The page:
Monday, April 09, 2007

and then to Eastbourne... Day 1

Having travelled back from France we headed on to Eastbourne to stay with family. As the weather for the Easter weekend looked so promising we all agreed that a long walk on the Friday would be ideal and that an early start would help us avoid the hoardes, so we caught the first bus after 9am to Exceat and the Seven Sisters Country Park. There were only three cars parked in the car park so the plan worked. We walked down into Cuckmere Haven and along the short path near the breeding area. Easter was later last year so there was more about, the area being predominantly filled with Linnets, Blackbirds and the odd Skylark this year. We then headed up the coastal path that takes you to Birling Gap (National Trust) along the Seven Sisters.

There are a number of relics of the second world war including pill boxes and the bases of gun emplacements. This pill box was being used by a couple of Meadow Pipits:

The next pill box was being shared by a pair or recent arrivals, migrant Wheatears. In this snap the male Wheatear is showing well, you can just make out the orange on the neck:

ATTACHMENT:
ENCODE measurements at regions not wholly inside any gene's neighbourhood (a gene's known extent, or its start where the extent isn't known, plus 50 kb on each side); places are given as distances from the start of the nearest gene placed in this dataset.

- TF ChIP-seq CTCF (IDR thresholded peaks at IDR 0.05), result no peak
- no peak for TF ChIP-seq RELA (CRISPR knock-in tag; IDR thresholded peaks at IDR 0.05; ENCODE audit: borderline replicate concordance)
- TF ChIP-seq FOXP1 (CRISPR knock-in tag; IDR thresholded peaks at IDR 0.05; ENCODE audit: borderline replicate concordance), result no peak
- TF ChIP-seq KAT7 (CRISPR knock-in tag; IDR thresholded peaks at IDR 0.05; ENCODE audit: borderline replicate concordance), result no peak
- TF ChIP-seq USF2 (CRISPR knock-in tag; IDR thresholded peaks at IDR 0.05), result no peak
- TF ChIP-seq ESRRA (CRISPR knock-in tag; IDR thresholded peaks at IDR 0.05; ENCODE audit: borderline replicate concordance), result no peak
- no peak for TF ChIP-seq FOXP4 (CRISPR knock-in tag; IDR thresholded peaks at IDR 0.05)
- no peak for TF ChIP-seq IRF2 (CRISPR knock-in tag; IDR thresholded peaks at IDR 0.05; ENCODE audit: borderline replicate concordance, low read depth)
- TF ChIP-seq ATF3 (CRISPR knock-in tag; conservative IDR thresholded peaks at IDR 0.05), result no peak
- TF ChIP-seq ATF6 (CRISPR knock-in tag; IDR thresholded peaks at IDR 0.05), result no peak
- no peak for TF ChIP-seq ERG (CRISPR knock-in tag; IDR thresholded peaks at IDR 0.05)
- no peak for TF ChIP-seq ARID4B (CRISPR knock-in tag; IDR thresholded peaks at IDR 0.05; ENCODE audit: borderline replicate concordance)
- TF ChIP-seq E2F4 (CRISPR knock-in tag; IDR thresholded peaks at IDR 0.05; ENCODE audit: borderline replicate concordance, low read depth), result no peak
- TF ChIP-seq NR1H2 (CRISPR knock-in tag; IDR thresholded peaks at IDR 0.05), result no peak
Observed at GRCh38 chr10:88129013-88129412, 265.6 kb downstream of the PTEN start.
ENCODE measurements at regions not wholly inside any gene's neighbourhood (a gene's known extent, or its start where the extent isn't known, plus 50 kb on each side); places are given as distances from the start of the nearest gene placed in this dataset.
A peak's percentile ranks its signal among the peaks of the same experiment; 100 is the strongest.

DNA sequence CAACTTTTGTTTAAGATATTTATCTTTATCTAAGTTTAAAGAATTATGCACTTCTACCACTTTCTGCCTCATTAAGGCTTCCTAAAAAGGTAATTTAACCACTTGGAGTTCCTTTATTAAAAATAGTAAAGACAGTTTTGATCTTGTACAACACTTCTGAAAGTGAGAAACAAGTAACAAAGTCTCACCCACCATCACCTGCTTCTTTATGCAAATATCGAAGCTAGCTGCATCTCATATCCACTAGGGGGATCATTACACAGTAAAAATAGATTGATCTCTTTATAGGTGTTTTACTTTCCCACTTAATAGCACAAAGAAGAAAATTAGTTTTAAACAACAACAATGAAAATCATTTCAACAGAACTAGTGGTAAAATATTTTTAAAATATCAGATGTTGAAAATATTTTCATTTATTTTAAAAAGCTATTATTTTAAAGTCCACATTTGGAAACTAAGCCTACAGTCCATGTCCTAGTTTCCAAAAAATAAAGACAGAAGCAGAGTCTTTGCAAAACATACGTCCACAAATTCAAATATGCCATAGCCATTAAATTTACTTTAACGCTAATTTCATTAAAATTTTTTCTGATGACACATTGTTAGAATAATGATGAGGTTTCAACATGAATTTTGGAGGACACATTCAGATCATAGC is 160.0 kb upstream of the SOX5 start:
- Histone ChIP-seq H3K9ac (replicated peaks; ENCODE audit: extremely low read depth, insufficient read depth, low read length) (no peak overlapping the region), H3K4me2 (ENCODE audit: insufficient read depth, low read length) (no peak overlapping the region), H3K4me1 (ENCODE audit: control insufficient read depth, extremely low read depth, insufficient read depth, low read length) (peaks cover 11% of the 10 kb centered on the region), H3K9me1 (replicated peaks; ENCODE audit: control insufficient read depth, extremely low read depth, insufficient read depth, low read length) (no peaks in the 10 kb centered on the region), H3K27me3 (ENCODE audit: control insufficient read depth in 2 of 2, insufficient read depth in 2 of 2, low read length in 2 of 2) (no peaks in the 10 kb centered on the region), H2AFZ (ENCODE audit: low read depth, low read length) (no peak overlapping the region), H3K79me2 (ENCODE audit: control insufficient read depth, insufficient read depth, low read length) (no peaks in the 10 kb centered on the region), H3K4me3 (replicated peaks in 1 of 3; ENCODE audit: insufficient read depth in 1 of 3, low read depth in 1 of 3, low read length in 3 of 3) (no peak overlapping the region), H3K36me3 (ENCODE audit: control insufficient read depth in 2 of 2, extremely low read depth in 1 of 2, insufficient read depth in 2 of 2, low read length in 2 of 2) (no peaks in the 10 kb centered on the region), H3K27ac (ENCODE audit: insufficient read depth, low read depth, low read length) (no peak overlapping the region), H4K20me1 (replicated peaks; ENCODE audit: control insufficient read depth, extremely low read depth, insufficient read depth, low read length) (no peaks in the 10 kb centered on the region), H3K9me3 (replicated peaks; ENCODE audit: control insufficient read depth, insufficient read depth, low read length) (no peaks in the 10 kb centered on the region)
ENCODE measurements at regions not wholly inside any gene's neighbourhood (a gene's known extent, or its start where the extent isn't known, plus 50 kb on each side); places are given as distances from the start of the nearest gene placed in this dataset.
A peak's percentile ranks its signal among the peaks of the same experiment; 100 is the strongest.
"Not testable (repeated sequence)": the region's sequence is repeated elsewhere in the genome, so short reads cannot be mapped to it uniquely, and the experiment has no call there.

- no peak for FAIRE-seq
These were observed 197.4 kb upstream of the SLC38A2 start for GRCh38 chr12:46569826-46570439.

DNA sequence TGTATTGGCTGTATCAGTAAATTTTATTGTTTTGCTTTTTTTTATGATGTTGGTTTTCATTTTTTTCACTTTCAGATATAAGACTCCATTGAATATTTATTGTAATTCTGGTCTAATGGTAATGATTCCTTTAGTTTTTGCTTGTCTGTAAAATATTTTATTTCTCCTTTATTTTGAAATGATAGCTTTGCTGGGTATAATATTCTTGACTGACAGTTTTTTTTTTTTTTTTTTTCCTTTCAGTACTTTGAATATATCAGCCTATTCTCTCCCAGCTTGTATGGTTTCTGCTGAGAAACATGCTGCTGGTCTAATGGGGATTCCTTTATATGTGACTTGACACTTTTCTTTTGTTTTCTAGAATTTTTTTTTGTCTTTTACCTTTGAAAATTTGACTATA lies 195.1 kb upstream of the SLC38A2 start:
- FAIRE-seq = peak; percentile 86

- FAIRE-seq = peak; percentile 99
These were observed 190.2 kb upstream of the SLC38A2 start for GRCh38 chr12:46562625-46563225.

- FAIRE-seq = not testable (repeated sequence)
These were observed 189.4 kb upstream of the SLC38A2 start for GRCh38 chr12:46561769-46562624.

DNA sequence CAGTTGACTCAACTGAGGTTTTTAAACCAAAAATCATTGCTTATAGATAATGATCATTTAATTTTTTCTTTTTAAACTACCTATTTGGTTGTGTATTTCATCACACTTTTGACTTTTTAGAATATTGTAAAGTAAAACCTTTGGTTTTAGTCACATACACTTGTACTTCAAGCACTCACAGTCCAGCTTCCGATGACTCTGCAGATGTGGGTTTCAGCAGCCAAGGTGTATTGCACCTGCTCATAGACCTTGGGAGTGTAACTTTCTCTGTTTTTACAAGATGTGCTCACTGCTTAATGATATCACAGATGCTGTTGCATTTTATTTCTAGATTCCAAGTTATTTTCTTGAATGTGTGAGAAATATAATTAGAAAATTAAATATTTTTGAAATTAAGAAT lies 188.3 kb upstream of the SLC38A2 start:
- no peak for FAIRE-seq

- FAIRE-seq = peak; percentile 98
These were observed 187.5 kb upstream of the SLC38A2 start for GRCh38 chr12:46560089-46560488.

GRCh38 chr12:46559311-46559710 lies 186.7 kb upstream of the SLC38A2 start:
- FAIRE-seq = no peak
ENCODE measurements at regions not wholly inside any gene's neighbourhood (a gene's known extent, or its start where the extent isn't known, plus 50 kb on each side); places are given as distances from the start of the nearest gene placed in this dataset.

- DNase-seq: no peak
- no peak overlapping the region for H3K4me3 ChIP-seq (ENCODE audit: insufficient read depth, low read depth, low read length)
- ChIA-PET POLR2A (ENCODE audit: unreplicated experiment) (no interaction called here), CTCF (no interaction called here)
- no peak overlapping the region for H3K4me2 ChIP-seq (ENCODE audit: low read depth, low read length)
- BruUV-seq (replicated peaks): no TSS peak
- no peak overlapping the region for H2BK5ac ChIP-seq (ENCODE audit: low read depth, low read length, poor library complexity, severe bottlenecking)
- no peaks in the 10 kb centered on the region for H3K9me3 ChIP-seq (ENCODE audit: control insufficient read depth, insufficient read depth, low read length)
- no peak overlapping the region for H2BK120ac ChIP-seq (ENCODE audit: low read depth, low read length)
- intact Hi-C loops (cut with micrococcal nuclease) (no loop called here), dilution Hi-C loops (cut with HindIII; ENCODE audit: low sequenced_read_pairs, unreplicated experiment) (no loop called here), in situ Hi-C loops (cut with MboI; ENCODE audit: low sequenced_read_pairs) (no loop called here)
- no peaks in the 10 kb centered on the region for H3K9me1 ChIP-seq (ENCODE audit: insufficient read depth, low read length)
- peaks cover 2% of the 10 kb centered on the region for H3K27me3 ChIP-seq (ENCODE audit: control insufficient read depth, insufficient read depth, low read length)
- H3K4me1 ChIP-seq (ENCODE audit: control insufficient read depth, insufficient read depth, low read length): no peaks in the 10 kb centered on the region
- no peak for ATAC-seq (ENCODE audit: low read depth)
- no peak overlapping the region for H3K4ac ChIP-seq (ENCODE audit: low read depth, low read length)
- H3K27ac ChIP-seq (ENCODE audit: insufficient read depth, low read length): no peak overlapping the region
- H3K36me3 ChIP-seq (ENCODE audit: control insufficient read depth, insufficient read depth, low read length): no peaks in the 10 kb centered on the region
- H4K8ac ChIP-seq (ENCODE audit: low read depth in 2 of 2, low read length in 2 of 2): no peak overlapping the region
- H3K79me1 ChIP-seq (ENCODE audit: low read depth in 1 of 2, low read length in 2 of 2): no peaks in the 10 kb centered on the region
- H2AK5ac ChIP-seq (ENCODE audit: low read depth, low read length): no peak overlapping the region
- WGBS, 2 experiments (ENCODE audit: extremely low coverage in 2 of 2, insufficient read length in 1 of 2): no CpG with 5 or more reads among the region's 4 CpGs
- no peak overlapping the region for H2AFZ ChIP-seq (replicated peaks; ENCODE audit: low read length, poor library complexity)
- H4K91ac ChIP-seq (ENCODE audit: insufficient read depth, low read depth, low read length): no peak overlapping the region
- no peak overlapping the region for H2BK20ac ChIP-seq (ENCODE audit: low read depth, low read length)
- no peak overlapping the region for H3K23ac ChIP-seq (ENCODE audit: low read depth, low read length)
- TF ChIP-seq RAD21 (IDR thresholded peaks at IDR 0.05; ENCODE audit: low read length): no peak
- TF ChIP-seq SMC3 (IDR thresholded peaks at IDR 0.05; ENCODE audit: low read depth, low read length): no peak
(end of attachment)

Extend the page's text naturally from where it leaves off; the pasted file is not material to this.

The female Wheatear darted between the pill box and the ground nearby, and showed well here:

At the top of the first 'sister' there are dramatic views along the river valley and of the haven itself:

and also as you look west along the Sussex coast:

We followed along the path (with me doing my very best to keep as far away from the edge as possible) and encountered a number of Skylarks, there is an almost continuous presence of Skylark song from one end of the walk to the other.

Wherever there is gorse on this coastal path there are Linnets, this male showed particularly well:

and then in flight:

Linnets, Meadow Pipits and Skylarks were the dominant birds in terms of numbers along the entire path between Cuckmere Haven and Birling Gap. We did however spot this female Whinchat, another migrant arrival:

As we headed down into Birling Gap a Green Woodpecker shot past and into a field behind a hedge, I just managed to get a snap through the base of the hedge:

We stopped for a well deserved cuppa, by now the numbers of people were building up so we didn't hang around for long. This Lesser Black-backed Gull was watching from his post:

Next was the low path around Beachy Head which was the quietest (and avoided any visible steep drops).

This Chiffchaff was either very brave or very hungry as it kept darting from cover in one of the hedgerows to the path in front of us, and back again:

Finally, back into Eastbourne, this pair of Herring Gulls were perched atop a house in the town:

As predicted it had indeed been a beautiful day, and we ended up walking between 12 and 13 miles in blazing sunshine.


Post a Comment

<< Home